British American Tobacco Bangladesh is 11uidcd by a set or principles and follows n vision of’ “Extending leadership through world class performance”. The four guiding principles describe key characteristics of the organization and guide its employees in their working lives. They attempt to capture the way BAT employees work together, deal with or (Tanzanians, communities, partners and other Companies and are tile key to its success. The company pronounces and interprets its guiding principles in the following manner.

♦Strength from Diversity: We actively utilize diversity – of people, cultures, viewpoints, brands, markets and ideas- to create opportunities and strengthen performance.
♦Open minded: We strive to be an active listener, genuinely considering other’s viewpoints without pre-judging.
♦Freedom through responsibility: The freedom to take decisions and act on them obliges us to accept personal responsibility for the way they affect our stakeholders.
♦Enterprising spirit: The confidence to seek out opportunities for success, to strive for innovation, and to accept the considered risk taking that comes with it.

BATB has consistently developed high quality people. At this moment, more than 25 Bangladeshi managers are working in BAT companies around the world. Many of the today’s business leaders in Bangladesh are the ex-employees of BATB. This strong tradition remains even today and BATB still is the employer of choice for the talent pool of Bangladesh.

2.8 BAT Bangladesh’s business:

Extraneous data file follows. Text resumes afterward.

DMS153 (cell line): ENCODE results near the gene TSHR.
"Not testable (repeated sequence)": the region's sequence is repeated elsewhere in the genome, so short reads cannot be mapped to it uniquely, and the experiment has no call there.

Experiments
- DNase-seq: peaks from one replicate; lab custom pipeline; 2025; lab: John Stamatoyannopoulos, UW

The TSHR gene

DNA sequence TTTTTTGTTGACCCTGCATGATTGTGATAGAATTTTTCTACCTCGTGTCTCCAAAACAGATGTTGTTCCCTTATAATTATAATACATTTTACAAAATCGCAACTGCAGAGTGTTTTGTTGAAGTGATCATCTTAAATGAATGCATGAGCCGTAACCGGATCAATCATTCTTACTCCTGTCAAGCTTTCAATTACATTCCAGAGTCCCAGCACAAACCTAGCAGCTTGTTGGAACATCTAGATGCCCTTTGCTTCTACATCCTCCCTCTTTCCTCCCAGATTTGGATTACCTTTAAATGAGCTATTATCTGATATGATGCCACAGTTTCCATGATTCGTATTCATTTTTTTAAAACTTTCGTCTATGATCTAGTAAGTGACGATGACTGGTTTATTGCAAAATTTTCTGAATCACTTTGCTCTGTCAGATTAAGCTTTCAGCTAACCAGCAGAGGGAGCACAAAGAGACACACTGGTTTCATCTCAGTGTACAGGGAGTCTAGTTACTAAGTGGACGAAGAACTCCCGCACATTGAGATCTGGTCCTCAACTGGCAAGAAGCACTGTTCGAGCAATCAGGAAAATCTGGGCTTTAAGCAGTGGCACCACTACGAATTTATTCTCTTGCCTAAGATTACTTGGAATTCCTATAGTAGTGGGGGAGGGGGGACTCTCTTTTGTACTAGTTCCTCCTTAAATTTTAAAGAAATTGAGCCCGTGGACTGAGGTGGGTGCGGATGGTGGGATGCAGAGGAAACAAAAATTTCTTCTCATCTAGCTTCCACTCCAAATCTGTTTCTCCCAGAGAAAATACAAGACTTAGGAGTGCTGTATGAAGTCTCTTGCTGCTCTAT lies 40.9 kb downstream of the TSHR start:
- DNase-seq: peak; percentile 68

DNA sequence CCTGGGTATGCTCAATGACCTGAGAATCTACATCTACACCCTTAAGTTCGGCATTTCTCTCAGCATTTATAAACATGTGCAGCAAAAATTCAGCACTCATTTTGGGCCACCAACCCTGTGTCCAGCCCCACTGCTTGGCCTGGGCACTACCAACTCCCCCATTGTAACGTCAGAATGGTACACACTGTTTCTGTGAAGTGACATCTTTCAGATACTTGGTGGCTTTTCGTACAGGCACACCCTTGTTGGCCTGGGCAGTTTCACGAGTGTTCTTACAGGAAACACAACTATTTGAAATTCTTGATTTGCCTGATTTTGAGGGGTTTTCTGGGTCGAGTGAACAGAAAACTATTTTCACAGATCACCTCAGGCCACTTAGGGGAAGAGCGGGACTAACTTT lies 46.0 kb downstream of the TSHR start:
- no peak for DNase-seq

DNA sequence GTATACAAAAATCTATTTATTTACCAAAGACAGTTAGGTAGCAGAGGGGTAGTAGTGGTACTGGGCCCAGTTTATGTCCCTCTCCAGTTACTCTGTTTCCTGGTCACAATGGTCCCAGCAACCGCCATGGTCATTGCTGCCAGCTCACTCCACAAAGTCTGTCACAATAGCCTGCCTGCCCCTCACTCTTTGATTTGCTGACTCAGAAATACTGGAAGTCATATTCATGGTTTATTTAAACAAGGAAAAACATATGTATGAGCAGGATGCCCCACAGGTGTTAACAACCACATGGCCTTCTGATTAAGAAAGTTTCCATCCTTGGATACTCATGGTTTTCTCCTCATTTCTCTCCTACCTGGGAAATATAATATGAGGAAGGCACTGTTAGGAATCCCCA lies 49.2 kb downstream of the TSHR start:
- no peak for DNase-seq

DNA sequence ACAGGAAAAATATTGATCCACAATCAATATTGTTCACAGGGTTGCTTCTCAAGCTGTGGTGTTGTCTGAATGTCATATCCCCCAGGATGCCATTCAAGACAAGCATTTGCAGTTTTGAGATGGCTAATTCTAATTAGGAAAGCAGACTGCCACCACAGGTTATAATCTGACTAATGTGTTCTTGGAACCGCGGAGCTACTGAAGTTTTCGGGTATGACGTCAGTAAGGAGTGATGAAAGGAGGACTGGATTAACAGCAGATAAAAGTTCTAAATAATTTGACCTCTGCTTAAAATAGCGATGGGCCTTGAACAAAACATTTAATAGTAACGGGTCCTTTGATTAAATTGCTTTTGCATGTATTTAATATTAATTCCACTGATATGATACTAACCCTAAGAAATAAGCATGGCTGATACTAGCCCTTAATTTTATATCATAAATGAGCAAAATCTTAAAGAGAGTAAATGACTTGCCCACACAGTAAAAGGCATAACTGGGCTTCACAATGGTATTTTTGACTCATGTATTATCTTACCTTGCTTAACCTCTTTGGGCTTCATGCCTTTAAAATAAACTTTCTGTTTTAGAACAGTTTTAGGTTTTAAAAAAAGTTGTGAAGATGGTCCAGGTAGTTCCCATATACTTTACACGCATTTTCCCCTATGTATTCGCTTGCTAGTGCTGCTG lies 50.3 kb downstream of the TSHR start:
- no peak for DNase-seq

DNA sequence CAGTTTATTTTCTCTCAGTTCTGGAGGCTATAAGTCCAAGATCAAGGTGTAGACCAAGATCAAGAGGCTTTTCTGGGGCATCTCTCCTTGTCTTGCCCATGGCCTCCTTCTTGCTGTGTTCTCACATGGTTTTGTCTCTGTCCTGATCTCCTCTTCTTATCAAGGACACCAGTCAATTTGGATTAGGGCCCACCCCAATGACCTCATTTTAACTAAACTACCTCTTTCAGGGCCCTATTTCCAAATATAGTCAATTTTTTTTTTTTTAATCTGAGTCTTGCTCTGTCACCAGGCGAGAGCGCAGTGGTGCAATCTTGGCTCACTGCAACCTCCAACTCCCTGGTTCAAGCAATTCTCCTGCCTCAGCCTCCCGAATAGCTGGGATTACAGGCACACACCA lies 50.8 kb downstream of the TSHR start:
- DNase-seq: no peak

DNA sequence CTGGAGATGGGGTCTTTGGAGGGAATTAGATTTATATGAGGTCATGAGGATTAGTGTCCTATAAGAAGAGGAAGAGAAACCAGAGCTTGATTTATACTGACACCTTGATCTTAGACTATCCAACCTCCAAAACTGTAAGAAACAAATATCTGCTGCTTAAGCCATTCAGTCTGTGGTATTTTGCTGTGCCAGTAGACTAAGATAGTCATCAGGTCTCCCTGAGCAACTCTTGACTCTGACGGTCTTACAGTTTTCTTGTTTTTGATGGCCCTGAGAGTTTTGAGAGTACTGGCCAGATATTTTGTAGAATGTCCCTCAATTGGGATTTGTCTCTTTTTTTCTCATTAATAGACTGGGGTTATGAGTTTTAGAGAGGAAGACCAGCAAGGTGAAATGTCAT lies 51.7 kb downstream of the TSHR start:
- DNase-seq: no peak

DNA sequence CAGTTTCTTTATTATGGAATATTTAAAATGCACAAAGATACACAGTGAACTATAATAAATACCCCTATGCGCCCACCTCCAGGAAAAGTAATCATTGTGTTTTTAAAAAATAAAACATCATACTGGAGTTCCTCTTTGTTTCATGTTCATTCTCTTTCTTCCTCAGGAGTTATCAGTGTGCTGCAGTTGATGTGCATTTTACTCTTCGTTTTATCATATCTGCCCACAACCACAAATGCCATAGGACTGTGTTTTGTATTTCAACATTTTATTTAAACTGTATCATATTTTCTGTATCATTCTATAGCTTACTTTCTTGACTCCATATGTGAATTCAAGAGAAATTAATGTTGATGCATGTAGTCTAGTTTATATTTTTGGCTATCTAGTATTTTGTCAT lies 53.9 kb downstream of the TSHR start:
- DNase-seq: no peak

BATB is the leader in the local cigarette industry currently holding nearly 51°/o volume share and 70% value share of the Bangladesh cigarette market. The total volume (18.9 b in 2004) has grown by nearly 90% since the 1999 levels of 10 b. They have also been able to grow annual contribution to the Government revenue to nearly Taka 17 b in 2003 and Taka 18.5 b in 2004.

■ Product Profile:

The market presence is summarized as below:

♦Super Premium: Dunhill cigars have been launched through an exclusive Cigar Lounge in the Hotel Sheraton.

♦Premium: Launched in 1997, B & H maintains BATB’s dominance in premium segment and drives the growth of premium segment in Bangladesh market. Within a short time Bangladesh became a leading B& H market across the BAT world. After a price increase ill Q1 2004, B&I-1 still remains a Successful and happening muscle in our portfolio. British American Tobacco Bangladesh was the first market to launch the new pack of E&1-1 at the beginning of September 2005.

♦Medium: Launched in 1980, John Player Gold Leaf is one of the highest selling brands of BATB the medium segment. In 2005 they launched three flavored Limited Edition Product and Packs under the Taste the World campaign, which were extremely well received by consumer-

♦Low: Star, launched 40 years ago is till a dominating brand in this segment. Recently a new pack of Star was launched and currently it is the highest volume generating brand for the company (more than 900m per month). On August l3, 2005 the new Anchor Pack of Star was launched in the market while the cigarette stick also wore a new look with brighter paper and bi-color dye.

■ Pall Mall
Pall Mall has been launched in March 2006 with three variants full flavor, lights and menthol; it is one of the leading brands in the global BAT portfolio. It offers choice to the adult informed smokers with a full range, great taste and innovative packaging. Pall Mall, with all its innovation, is seen to be offering more value” for the consumers money.

The market situation of the products of BATB can be described with the help of BCG matrix. BCG matrix has two determinants-market share and growth. Based on these two, products are defined as star, question mark, cash cow and dog.

For BATB the BCG Matrix will be like the following: